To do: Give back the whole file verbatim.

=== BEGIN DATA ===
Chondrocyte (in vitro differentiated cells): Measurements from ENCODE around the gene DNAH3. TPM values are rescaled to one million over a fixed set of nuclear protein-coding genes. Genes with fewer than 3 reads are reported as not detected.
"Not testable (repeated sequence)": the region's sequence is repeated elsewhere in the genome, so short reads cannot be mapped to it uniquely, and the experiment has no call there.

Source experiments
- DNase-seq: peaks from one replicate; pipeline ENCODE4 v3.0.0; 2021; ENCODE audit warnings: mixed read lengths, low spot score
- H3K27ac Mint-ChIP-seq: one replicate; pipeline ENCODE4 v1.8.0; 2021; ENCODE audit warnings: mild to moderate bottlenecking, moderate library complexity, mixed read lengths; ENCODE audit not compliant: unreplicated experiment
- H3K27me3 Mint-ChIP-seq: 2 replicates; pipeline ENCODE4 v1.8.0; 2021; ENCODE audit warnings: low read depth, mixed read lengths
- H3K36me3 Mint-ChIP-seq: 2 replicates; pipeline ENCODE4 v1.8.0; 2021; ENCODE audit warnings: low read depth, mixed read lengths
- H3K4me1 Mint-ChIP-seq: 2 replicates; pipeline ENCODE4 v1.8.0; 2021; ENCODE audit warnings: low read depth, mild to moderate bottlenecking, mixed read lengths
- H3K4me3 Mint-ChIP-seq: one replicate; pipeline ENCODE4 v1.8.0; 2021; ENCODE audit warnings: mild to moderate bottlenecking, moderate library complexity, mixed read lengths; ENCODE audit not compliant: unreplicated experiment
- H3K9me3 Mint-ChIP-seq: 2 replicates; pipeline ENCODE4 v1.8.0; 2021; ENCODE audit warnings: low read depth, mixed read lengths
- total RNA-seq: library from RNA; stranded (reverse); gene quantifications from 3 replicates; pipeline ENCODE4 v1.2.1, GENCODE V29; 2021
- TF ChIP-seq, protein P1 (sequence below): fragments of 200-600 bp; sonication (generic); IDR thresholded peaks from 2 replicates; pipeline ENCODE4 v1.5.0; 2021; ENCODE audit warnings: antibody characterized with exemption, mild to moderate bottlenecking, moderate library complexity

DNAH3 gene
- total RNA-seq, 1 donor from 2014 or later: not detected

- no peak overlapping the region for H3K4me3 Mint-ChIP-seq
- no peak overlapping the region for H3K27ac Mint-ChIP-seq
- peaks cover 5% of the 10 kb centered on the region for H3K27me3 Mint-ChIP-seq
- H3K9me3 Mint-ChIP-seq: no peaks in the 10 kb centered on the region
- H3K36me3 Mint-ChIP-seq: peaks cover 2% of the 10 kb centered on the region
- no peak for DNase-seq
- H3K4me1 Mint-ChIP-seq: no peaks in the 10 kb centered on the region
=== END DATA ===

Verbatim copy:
Chondrocyte (in vitro differentiated cells): Measurements from ENCODE around the gene DNAH3. TPM values are rescaled to one million over a fixed set of nuclear protein-coding genes. Genes with fewer than 3 reads are reported as not detected.
"Not testable (repeated sequence)": the region's sequence is repeated elsewhere in the genome, so short reads cannot be mapped to it uniquely, and the experiment has no call there.

Source experiments
- DNase-seq: peaks from one replicate; pipeline ENCODE4 v3.0.0; 2021; ENCODE audit warnings: mixed read lengths, low spot score
- H3K27ac Mint-ChIP-seq: one replicate; pipeline ENCODE4 v1.8.0; 2021; ENCODE audit warnings: mild to moderate bottlenecking, moderate library complexity, mixed read lengths; ENCODE audit not compliant: unreplicated experiment
- H3K27me3 Mint-ChIP-seq: 2 replicates; pipeline ENCODE4 v1.8.0; 2021; ENCODE audit warnings: low read depth, mixed read lengths
- H3K36me3 Mint-ChIP-seq: 2 replicates; pipeline ENCODE4 v1.8.0; 2021; ENCODE audit warnings: low read depth, mixed read lengths
- H3K4me1 Mint-ChIP-seq: 2 replicates; pipeline ENCODE4 v1.8.0; 2021; ENCODE audit warnings: low read depth, mild to moderate bottlenecking, mixed read lengths
- H3K4me3 Mint-ChIP-seq: one replicate; pipeline ENCODE4 v1.8.0; 2021; ENCODE audit warnings: mild to moderate bottlenecking, moderate library complexity, mixed read lengths; ENCODE audit not compliant: unreplicated experiment
- H3K9me3 Mint-ChIP-seq: 2 replicates; pipeline ENCODE4 v1.8.0; 2021; ENCODE audit warnings: low read depth, mixed read lengths
- total RNA-seq: library from RNA; stranded (reverse); gene quantifications from 3 replicates; pipeline ENCODE4 v1.2.1, GENCODE V29; 2021
- TF ChIP-seq, protein P1 (sequence below): fragments of 200-600 bp; sonication (generic); IDR thresholded peaks from 2 replicates; pipeline ENCODE4 v1.5.0; 2021; ENCODE audit warnings: antibody characterized with exemption, mild to moderate bottlenecking, moderate library complexity

DNAH3 gene
- total RNA-seq, 1 donor from 2014 or later: not detected

- no peak overlapping the region for H3K4me3 Mint-ChIP-seq
- no peak overlapping the region for H3K27ac Mint-ChIP-seq
- peaks cover 5% of the 10 kb centered on the region for H3K27me3 Mint-ChIP-seq
- H3K9me3 Mint-ChIP-seq: no peaks in the 10 kb centered on the region
- H3K36me3 Mint-ChIP-seq: peaks cover 2% of the 10 kb centered on the region
- no peak for DNase-seq
- H3K4me1 Mint-ChIP-seq: no peaks in the 10 kb centered on the region